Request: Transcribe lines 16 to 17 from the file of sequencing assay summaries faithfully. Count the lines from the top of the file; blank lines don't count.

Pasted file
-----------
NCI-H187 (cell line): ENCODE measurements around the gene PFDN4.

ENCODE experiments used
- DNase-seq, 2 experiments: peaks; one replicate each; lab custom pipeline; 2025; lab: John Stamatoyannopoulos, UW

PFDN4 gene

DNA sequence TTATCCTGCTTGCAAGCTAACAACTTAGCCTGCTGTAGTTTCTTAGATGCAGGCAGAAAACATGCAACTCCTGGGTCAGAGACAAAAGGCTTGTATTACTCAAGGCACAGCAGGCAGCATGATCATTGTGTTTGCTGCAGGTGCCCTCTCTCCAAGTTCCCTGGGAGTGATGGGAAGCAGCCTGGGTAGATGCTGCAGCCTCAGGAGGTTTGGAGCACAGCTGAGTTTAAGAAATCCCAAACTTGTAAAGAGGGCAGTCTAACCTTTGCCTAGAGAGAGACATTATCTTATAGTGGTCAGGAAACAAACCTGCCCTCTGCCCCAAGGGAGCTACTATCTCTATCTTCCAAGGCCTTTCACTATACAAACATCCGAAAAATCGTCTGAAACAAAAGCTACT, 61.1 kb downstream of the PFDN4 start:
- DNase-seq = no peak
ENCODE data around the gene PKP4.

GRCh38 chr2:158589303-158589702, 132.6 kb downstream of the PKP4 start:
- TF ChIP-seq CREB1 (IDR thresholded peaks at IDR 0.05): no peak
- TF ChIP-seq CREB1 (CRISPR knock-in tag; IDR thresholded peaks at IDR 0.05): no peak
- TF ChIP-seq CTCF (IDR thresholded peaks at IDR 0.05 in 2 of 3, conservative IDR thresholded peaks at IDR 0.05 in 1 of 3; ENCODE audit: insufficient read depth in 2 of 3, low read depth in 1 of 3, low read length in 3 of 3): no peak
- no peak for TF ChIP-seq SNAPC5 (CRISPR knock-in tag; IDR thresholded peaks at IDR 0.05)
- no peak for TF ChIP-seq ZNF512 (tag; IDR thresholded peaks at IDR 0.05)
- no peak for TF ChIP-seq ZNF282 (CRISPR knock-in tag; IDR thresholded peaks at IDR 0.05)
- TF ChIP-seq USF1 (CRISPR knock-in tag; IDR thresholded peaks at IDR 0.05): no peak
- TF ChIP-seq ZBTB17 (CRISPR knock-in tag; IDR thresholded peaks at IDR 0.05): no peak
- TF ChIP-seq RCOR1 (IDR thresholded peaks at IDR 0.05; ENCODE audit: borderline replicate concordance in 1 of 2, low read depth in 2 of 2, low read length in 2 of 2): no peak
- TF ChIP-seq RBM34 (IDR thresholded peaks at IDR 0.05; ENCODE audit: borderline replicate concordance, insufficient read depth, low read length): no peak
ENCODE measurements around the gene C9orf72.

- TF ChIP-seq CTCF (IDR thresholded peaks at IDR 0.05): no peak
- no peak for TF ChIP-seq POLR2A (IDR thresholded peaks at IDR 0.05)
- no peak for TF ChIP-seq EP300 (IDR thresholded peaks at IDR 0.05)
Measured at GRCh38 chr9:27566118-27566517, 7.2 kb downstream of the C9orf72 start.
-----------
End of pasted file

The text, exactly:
- TF ChIP-seq ZBTB17 (CRISPR knock-in tag; IDR thresholded peaks at IDR 0.05): no peak
- TF ChIP-seq RCOR1 (IDR thresholded peaks at IDR 0.05; ENCODE audit: borderline replicate concordance in 1 of 2, low read depth in 2 of 2, low read length in 2 of 2): no peak